In addition to constructing super powerful glutes, squatting — and squatting heavy — comes with all sorts of health advantages. But with so many individuals interested in lifting heavy (like, really heavy) here’s a amiable PSA: It’s more significant to squat with proper form than it is to squat heavy. Full stop.
“The back squat necessitates and builds strength, flexibility, mobility, and coordination. But if you’re not squatting well, you’re only accessing a fraction of your athletic ability,” suggests Dave Lipson, C.S.C.S., a CrossFit Level 4 Trainer and founder of Thundrbro, an educational fitness platform.
You might be wondering, “then how can I achieve perfect squat form?” Two words: squat therapy. Below, everything you need to know about using squat therapy to achieve impeccable squat form.
Why Should You Be Squatting
Before delving into squat therapy, it’s crucial to acknowledge how vital squatting is to everyday life. And that can be accomplished in one simple sentence: “If you went to the bathroom this morning, you did a squat,” points out Alan Shaw, a certified CrossFit Level 2 Coach and owner of Rhapsody Fitness in Charleston, South Carolina.
Even if you’re never going to add weight to your squat — even if you don’t exercise at all — squatting correctly is fundamental to moving safely through life. “Every person needs to be able to move through this range of motion,” says Shaw. That’s where squat therapy comes in.
How Squat Therapy Can Help You Achieve Perfect Squat Form
Disclaimer: This has nothing to do with a psychologist or psychiatrist’s office. “Squat therapy is just a cute name for the practice of refining the positions of the squat so that it’s more mechanically advantageous,” says Lipson. “It’s something that helps point out the weaknesses in your squat and enhance them,” he adds.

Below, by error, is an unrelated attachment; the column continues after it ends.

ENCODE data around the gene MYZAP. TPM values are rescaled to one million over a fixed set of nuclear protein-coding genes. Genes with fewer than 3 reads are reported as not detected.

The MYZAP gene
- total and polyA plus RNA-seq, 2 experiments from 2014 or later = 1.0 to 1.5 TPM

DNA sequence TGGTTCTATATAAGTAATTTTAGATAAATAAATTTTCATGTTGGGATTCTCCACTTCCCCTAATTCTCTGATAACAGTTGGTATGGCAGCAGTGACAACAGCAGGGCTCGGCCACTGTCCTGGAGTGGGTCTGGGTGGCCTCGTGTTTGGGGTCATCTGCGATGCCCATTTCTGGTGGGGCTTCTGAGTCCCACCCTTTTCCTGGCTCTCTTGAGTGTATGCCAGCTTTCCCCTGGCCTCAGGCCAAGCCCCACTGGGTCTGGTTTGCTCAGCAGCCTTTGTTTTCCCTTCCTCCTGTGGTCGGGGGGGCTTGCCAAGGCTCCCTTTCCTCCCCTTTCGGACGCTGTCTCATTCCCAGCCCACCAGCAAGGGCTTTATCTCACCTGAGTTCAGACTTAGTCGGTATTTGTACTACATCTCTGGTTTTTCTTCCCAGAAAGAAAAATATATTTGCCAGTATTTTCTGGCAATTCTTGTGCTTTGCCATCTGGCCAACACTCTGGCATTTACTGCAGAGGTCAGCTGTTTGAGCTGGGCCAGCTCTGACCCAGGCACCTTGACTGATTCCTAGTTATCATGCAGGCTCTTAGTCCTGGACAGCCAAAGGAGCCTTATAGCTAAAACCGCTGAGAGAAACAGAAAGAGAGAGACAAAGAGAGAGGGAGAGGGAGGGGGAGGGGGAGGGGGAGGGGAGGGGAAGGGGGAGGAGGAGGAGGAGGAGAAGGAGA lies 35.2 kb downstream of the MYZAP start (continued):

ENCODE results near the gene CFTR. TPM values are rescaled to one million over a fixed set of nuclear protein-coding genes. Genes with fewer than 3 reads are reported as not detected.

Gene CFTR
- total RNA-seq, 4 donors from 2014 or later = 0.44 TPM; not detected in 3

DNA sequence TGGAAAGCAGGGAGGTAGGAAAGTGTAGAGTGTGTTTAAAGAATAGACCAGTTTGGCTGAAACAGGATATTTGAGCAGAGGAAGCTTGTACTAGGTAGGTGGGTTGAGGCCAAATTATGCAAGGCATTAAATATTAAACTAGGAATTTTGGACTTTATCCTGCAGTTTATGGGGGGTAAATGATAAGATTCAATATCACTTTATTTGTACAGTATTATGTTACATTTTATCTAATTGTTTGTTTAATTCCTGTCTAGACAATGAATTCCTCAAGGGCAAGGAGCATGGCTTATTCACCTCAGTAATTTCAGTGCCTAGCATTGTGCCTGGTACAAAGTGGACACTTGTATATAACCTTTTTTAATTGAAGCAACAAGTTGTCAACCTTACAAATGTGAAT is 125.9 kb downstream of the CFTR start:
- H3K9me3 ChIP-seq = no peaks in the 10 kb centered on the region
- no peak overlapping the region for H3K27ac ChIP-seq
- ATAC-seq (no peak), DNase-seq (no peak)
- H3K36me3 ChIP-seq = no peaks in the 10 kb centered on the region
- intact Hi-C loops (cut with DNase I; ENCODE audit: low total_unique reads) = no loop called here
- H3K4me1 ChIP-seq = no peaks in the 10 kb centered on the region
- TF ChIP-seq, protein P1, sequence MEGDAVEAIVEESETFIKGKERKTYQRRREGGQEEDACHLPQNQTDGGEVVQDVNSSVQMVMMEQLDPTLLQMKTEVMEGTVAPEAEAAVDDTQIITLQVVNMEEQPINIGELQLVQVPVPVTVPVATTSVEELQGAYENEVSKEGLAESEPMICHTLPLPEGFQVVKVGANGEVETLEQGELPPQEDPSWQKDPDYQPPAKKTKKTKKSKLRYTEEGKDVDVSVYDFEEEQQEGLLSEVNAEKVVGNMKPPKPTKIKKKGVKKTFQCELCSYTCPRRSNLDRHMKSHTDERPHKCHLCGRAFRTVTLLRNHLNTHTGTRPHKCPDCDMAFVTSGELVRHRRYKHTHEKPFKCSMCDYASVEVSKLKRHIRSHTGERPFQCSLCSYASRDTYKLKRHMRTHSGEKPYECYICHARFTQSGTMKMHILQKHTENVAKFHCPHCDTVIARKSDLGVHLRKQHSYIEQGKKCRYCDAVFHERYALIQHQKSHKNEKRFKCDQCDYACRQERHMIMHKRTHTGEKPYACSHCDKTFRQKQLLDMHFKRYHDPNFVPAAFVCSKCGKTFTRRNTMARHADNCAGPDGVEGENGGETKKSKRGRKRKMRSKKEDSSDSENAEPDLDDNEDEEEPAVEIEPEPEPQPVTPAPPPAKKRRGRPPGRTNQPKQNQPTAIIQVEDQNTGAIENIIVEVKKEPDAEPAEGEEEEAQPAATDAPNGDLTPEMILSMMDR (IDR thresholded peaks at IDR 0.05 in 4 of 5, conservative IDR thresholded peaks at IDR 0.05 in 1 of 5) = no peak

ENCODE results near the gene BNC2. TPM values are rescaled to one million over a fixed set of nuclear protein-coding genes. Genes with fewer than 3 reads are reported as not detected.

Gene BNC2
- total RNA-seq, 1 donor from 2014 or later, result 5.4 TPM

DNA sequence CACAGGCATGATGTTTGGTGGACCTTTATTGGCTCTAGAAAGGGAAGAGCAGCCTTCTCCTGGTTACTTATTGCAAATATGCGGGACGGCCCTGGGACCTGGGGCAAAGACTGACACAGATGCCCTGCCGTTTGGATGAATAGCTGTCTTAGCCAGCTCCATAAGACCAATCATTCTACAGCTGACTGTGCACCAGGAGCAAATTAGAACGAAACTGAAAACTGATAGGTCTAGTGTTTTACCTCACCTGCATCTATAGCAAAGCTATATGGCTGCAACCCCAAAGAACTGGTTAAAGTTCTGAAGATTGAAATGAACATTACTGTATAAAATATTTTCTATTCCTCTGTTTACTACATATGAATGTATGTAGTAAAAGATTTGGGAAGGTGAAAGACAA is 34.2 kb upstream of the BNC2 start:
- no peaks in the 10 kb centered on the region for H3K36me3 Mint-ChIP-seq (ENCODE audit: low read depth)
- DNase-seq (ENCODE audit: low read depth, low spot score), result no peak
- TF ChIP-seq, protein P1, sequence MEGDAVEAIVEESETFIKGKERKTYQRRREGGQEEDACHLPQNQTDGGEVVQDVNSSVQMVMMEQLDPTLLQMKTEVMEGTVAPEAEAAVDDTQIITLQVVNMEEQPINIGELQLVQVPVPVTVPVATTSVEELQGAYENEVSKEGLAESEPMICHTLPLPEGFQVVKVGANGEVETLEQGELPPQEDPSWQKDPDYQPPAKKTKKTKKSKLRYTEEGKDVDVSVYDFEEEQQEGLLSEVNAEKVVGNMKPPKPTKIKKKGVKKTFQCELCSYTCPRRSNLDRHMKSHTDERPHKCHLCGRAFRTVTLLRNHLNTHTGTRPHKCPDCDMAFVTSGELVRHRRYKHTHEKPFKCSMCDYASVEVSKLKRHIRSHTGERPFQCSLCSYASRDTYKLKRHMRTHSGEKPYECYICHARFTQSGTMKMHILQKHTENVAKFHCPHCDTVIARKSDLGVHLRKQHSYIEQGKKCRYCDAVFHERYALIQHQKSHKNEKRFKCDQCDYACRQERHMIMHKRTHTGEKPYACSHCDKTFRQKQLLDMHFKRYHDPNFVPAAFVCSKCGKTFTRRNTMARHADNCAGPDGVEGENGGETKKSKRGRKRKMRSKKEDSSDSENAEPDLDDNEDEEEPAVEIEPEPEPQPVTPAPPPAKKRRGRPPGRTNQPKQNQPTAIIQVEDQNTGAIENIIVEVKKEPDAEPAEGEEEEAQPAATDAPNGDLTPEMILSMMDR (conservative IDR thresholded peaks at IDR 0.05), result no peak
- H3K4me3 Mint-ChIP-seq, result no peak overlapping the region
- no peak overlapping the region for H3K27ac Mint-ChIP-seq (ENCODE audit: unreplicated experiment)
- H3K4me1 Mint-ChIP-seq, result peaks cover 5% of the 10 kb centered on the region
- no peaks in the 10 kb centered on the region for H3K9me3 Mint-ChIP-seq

More specifically, the drill forces you to use the “tripod foot” (i.e., maintain equal pressure through your big toe, little toe, and heel), sit back through your hips, and keep a tall back and neutral spine — all aspects of good squat form, according to Laura Su, NCSA-C.S.C.S., strength and conditioning coach and owner of LS Training.
Devoid of maintaining an equilibrium through your feet, reclining in your hips, and remaining erect and unbiased in your spinal column, you would encounter difficulties with this exercise,” she affirms.
You don’t even require a rack or full gym setup to attempt squat rehabilitation. You simply need something to perch on, such as a seat, remedy ball, plyo box, bench, or stack of weight plates; a wall; and a mirror, a coach, or a phone so you can record yourself.
“To begin, I’ll obtain a remedy ball and a few 10-pound plates that I can pile beneath the ball to raise it if necessary,” clarifies Shaw. “Then I have the athlete stand 12 to 24 inches away from the wall, but facing it. Then I’ll instruct them to slowly squat to depth,” he continues.
Note: The elevation of the platform you’re squatting your buttocks onto will depend on your hip, ankle, and thoracic flexibility and strength, but 18 to 24 inches tall is a good starting point. “If you struggle with squat depth, my significant advice is to continue squatting,” says Su. “You can certainly perform individual joint mobilizations and spend time working on hip and ankle mobility, but squats are the best way to enhance your squat,” she remarks.
To attempt squat rehabilitation, squat down to the target on a three- to five-second count and quickly stand up on a count of one, suggests Shaw. Lowering gradually enables you to engage and strengthen all the muscles involved in the full range of motion of a squat. “If you practice the movement slowly, you’re training your body to maintain proper form once you accelerate the squat, similar to a real workout,” says Shaw. If you descend too rapidly, you probably won’t activate all the muscles that should be engaged during a squat, which defeats the purpose.
From here, Shaw states that he’ll instruct more advanced athletes to extend their arms above their head with palms facing the wall and thumbs touching, and execute a squat without allowing their hands to touch the wall. Squatting in this position helps you sustain an upright torso (think: proud chest) when you’re squatting. One caveat: Squatting with your arms overhead is an advanced position, and some individuals will find that their thoracic spine is actually too tight to do this. As with most things in fitness, if you’re experiencing discomfort, cease.